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Currencies | The Dollar: Dollar up on COVID-19 case rise, gains curbed by Fed easing expectations

 

3 minutes - Sorce: CNBC


U.S. one-hundred dollar banknotes are arranged for a photograph in Hong Kong on April 15, 2019.

U.S. one-hundred dollar banknotes are arranged for a photograph in Hong Kong on April 15, 2019.

Paul Yeung | Bloomberg | Getty Images

The dollar strengthened on Thursday as broad optimism about COVID-19 vaccines ran into worries about rising infection numbers and risks to the fragile global economic recovery.

The dollar was also caught between two opposing forces, with a safety bid supporting it while fresh speculation over monetary easing to boost the economy held it back somewhat.

Euro/dollar shed 0.2% to last trade at $1.1833.

With fiscal stimulus plans falling by the wayside as President Donald Trump’s refusal to concede electoral defeat consumes lawmakers’ attention, speculation is growing that the Federal Reserve may further loosen monetary policy in December.

Two top Fed officials on Wednesday held out the option of doing more, and Treasuries have rallied in anticipation of a possible expansion of Fed bond buying.

An index which tracks the dollar against a basket of currencies was flat at 92.55, though close to the weakest it has been since August.

Still, the Scandinavian currencies and the Australian dollar - beneficiaries of the dollar’s recent decline - lost strength.

The Norwegian crown fell 0.3% both against the U.S. dollar and the euro at 9.0535 and 10.7165 respectively. The Swedish crown was down by the same extent against both, while the Aussie dollar fell 0.4% at 0.7278 .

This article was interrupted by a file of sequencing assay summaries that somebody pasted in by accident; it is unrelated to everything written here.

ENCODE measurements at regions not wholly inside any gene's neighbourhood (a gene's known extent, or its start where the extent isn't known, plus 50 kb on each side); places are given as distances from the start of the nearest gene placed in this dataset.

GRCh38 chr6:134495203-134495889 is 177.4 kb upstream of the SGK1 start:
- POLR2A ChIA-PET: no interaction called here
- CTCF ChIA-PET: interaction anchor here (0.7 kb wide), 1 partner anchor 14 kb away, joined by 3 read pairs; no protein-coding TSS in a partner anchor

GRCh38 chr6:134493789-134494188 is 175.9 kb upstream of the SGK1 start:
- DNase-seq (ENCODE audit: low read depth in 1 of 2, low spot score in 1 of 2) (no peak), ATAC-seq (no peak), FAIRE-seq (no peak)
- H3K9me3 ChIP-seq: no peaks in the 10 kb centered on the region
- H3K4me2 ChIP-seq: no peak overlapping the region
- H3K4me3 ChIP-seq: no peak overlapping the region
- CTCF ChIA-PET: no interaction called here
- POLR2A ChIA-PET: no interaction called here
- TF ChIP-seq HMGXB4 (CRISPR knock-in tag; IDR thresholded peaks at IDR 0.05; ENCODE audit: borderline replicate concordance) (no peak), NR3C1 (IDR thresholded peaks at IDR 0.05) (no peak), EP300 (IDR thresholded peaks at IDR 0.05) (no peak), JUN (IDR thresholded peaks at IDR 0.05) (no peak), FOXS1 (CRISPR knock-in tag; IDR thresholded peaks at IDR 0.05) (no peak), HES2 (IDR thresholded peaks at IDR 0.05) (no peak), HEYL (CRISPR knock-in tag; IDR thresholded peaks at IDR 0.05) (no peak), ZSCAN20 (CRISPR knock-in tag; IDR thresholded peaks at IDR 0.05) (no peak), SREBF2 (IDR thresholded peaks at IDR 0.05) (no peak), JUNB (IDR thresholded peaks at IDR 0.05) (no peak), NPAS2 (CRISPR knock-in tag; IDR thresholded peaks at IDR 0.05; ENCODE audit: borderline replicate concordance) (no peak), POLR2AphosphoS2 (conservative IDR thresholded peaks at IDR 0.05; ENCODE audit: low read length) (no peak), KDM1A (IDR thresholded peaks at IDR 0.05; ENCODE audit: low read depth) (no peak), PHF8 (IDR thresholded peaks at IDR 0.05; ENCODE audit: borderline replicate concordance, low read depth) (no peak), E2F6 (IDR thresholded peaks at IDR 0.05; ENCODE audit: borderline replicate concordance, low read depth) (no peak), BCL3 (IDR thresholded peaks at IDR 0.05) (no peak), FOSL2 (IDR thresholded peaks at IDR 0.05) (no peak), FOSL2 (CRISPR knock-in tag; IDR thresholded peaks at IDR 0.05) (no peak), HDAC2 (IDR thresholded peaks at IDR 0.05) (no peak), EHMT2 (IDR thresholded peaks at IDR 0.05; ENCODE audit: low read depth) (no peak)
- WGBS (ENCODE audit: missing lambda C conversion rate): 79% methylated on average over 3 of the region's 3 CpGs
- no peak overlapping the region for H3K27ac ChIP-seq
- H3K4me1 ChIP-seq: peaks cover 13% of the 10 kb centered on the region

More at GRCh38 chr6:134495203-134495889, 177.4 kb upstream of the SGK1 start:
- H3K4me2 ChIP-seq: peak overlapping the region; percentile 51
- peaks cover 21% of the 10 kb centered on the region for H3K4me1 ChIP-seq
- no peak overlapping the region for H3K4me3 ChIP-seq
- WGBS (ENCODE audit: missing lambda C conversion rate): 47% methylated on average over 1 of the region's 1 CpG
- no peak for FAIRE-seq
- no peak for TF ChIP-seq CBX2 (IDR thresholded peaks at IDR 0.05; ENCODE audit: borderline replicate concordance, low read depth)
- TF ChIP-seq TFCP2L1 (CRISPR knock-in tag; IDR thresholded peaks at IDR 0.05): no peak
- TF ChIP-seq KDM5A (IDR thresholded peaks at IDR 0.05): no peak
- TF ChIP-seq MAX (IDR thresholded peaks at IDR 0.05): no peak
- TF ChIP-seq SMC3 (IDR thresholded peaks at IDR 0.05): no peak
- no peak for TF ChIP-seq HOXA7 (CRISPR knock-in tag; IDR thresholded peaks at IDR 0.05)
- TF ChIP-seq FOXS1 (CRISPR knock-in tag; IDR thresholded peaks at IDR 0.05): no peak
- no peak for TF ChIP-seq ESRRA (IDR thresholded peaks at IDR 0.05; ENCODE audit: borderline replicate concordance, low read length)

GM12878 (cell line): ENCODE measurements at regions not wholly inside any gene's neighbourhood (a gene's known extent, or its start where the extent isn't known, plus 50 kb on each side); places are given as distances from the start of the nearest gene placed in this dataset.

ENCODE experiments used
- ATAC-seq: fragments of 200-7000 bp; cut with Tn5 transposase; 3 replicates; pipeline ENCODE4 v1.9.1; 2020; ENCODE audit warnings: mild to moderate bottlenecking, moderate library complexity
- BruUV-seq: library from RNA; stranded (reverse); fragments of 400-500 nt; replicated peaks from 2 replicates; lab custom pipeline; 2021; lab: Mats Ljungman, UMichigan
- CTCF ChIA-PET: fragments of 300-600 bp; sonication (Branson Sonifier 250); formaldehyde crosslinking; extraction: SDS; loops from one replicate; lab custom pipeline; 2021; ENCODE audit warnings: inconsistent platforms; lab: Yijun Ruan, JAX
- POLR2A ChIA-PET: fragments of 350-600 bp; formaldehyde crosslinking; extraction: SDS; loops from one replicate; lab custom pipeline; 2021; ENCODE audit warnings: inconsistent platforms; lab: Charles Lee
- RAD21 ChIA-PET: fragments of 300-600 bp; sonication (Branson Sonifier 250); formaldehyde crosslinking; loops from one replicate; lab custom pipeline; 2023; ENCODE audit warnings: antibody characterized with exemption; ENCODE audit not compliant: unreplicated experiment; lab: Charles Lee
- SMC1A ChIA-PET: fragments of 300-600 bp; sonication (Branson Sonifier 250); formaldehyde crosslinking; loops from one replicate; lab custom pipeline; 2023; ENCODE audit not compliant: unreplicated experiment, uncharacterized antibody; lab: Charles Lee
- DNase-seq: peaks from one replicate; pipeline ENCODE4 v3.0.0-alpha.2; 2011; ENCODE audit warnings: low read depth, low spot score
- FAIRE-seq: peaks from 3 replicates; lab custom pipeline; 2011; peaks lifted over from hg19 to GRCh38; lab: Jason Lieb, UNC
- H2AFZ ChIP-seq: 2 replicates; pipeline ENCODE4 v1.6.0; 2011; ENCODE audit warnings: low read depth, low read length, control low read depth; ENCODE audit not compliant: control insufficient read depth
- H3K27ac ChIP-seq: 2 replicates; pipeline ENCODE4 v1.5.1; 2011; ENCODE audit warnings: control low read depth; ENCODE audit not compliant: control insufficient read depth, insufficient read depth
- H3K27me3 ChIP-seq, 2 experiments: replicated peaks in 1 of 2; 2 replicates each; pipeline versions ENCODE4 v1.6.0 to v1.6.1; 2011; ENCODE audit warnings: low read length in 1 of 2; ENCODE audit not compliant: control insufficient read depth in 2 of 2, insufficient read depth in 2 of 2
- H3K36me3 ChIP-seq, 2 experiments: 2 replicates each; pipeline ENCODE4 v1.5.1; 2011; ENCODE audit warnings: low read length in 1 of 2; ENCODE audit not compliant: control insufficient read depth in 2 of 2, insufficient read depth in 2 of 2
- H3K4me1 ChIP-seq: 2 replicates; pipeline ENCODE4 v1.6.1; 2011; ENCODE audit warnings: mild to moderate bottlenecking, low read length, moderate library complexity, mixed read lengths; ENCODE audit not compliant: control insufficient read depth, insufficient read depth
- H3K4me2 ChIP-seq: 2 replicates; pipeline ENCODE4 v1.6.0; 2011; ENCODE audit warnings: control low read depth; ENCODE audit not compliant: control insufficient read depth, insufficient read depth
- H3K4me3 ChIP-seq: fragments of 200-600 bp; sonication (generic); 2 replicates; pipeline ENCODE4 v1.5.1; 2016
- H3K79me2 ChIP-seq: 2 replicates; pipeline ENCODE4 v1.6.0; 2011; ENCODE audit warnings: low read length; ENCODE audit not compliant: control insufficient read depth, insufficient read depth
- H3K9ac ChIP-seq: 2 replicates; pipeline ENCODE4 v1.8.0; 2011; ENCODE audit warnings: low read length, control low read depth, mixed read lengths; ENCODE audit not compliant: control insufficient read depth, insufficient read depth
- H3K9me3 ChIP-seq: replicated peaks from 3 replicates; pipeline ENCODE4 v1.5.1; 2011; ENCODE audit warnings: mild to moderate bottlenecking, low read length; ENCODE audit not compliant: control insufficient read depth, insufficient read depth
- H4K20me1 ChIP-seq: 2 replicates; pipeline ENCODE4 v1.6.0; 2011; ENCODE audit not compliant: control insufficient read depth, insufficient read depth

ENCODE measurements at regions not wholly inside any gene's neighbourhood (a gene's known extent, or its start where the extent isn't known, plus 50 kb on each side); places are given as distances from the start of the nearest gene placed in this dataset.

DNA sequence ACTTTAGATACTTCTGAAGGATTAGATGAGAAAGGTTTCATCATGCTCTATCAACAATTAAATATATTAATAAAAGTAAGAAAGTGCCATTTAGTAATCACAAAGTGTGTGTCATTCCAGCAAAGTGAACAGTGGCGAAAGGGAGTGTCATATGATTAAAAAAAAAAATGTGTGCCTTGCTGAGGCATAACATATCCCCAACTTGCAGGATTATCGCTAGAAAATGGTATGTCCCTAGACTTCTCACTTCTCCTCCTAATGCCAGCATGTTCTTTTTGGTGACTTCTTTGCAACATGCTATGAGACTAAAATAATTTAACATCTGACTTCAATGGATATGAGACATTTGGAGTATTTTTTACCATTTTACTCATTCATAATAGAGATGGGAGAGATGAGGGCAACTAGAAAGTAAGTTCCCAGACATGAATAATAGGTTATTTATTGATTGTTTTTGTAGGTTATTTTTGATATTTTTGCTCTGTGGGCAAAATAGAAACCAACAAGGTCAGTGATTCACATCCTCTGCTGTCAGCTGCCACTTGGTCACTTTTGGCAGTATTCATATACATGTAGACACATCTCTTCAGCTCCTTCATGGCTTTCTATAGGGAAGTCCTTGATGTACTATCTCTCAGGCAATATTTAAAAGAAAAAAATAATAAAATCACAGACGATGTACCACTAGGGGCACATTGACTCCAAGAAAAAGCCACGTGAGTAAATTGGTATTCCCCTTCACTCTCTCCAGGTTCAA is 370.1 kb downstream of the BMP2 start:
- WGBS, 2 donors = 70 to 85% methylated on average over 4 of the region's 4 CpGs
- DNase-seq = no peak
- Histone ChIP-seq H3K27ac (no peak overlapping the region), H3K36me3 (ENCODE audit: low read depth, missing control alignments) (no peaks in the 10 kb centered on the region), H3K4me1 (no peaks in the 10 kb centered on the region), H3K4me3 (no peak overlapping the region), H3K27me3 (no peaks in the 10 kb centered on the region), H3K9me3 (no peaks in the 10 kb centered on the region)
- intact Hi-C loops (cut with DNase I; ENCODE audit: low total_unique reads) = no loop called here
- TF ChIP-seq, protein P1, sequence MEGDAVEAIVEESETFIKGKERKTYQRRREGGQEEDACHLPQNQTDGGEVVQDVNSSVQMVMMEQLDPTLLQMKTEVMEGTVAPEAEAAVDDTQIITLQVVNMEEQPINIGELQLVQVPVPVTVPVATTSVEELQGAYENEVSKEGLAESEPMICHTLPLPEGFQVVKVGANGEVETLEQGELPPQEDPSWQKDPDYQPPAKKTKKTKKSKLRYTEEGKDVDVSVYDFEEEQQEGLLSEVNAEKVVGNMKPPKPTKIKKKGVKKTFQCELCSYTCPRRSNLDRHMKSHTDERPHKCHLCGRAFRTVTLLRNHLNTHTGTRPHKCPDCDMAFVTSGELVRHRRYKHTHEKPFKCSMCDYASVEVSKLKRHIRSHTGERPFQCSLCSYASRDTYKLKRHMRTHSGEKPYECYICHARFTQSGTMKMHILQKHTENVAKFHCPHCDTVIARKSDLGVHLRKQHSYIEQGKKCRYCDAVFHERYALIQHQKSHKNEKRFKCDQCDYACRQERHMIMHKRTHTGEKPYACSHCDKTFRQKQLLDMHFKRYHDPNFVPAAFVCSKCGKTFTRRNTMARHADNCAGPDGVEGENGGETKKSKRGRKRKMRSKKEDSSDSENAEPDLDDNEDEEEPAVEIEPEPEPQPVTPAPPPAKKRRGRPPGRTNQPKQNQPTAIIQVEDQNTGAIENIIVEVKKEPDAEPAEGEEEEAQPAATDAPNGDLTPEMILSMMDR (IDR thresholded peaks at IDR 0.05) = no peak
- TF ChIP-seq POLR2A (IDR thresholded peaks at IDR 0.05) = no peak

“It seems that market participants are confused. They don’t know where to place more emphasis, on the positive vaccine headlines or on the acceleration of the infections from the pandemic,” said Charalambos Pissouros, senior market analyst at JFD Group.

Pissouros said he was sticking to his guns, however, “that any declines in risk-linked assets are likely to stay limited.”

“We would treat them as corrective moves within the broader uptrend, which we expect to eventually resume,” he said.

Safe-haven Japanese yen fell 0.2% against the greenback to 103.96, having gained 1.6% in the week since Pfizer announced promising trial results on its COVID-19 vaccine.

U.S. jobs figures will be closely watched on Thursday as a key factor ahead of the Fed’s next moves, and at 1000 GMT European Central Bank President Christine Lagarde appears at a European Parliament Committee hearing in Frankfurt.

Elsewhere, sterling dipped 0.4% to $1.3210 and 0.2% at 89.53 pence against the euro after The Times newspaper reported that European leaders will urge the European Commission to publish no-deal Brexit plans as the year-end deadline approaches.

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